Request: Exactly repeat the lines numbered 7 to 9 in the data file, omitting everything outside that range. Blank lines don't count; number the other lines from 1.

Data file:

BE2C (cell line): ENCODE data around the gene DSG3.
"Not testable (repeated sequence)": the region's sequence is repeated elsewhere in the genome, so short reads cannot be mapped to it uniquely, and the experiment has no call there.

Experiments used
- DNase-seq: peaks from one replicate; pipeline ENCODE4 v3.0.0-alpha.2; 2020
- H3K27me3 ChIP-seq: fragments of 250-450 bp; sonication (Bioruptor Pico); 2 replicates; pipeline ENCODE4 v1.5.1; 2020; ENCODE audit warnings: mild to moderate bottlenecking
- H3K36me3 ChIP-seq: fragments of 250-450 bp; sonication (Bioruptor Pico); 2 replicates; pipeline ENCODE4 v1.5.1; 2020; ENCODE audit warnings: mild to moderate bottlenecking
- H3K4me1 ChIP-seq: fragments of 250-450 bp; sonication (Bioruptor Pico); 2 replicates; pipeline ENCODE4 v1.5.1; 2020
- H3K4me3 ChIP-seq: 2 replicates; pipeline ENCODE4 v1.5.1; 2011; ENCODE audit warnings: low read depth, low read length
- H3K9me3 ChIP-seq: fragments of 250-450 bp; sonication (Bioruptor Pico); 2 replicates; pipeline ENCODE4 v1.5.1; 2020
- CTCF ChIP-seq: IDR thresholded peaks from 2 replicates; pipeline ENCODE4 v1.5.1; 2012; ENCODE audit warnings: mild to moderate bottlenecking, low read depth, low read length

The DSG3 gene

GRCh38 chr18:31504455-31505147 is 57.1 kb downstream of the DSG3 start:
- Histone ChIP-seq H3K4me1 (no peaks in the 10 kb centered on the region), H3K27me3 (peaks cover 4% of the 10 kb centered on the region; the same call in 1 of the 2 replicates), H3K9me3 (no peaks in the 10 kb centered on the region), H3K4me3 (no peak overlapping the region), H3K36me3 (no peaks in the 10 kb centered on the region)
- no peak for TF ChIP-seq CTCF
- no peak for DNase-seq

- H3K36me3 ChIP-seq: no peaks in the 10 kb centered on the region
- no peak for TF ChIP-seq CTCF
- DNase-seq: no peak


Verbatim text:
- H3K4me1 ChIP-seq: fragments of 250-450 bp; sonication (Bioruptor Pico); 2 replicates; pipeline ENCODE4 v1.5.1; 2020
- H3K4me3 ChIP-seq: 2 replicates; pipeline ENCODE4 v1.5.1; 2011; ENCODE audit warnings: low read depth, low read length
- H3K9me3 ChIP-seq: fragments of 250-450 bp; sonication (Bioruptor Pico); 2 replicates; pipeline ENCODE4 v1.5.1; 2020